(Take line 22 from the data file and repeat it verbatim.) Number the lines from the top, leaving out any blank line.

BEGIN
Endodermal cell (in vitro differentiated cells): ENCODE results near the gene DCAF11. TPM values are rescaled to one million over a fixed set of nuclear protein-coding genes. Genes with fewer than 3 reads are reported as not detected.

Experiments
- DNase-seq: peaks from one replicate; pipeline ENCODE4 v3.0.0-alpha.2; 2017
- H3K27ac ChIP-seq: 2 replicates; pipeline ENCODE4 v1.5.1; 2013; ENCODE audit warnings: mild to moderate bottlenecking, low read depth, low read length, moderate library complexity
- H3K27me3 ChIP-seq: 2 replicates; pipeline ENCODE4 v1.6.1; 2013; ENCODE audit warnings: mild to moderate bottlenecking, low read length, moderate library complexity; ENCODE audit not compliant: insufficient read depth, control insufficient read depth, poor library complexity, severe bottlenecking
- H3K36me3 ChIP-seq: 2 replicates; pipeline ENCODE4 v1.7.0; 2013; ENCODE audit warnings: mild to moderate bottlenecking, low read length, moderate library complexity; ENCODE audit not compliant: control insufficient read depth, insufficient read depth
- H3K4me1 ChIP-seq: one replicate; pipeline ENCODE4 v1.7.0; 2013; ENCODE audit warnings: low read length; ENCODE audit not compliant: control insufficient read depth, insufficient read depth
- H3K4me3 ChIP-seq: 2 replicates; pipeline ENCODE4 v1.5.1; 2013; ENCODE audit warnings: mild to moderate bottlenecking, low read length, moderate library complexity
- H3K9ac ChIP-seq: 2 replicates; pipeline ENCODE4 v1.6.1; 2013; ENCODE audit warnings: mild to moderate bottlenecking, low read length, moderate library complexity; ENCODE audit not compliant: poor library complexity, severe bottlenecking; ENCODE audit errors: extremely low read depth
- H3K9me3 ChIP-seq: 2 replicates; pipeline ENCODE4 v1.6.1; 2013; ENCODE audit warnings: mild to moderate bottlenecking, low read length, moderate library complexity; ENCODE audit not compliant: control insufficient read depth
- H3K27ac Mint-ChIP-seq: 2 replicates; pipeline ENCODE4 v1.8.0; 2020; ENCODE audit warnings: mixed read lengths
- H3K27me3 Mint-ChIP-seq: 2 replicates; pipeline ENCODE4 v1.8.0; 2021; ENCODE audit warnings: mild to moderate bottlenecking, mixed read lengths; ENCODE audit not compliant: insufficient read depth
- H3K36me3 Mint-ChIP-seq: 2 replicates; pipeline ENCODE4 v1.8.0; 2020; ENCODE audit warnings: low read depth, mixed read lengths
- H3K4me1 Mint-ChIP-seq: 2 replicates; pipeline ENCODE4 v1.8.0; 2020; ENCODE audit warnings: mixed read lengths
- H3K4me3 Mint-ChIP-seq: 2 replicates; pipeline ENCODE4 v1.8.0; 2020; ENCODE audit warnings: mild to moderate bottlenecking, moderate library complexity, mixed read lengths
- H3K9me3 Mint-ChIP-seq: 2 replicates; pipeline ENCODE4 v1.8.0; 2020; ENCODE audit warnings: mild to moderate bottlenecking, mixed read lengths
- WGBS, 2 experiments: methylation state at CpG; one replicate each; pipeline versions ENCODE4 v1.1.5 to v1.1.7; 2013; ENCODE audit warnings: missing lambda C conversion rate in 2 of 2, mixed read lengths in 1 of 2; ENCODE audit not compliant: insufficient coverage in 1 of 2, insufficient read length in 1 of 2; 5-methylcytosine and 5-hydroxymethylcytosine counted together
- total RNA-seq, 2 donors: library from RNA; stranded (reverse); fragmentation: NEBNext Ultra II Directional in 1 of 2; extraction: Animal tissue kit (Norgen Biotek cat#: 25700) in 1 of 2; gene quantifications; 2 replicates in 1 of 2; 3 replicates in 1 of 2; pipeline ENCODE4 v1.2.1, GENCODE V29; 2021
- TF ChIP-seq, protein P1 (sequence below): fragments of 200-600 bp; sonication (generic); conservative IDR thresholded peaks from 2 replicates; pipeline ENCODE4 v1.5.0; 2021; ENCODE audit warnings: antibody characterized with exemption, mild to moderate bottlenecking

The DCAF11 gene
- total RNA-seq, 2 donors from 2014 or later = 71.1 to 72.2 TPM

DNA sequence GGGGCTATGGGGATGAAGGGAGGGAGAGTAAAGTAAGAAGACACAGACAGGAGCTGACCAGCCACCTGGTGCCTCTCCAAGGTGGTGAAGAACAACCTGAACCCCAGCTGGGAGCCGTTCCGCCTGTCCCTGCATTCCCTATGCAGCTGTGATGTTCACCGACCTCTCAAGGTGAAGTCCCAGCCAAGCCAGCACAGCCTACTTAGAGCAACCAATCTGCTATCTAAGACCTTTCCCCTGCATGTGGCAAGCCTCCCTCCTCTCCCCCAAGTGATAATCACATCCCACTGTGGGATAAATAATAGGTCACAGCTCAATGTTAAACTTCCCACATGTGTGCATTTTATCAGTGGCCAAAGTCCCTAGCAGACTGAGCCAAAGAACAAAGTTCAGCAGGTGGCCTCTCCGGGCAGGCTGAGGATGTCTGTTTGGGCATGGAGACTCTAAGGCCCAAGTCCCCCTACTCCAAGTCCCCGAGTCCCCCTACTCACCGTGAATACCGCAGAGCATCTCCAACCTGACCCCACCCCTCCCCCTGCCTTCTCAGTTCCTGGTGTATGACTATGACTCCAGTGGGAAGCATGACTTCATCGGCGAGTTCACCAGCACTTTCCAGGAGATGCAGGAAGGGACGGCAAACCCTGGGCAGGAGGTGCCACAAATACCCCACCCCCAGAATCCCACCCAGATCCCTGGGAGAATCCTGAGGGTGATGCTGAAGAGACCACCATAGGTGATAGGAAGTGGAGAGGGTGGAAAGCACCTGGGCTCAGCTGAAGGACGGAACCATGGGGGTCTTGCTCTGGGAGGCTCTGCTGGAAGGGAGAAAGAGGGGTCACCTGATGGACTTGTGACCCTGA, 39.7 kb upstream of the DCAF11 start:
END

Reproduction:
DNA sequence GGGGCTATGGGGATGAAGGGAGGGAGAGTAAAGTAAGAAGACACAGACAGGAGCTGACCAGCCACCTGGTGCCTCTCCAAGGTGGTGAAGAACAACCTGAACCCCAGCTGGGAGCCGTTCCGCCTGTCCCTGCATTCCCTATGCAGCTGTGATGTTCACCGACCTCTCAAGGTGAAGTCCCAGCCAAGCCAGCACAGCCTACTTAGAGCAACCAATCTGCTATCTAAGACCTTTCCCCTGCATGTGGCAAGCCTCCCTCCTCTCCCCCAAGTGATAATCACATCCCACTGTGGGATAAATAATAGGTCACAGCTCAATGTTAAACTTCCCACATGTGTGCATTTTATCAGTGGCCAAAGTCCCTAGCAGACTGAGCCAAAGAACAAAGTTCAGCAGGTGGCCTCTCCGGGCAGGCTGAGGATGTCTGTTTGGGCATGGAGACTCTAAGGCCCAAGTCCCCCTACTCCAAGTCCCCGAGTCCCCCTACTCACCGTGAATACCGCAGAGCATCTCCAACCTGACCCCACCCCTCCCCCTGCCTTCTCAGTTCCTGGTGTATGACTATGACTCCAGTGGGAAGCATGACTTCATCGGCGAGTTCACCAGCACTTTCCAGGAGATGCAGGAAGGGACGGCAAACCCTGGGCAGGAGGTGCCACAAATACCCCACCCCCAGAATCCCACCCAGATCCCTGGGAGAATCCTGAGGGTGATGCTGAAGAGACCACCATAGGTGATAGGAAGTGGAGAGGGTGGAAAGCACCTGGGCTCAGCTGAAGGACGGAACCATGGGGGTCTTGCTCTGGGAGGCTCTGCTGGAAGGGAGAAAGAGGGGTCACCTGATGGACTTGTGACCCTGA, 39.7 kb upstream of the DCAF11 start: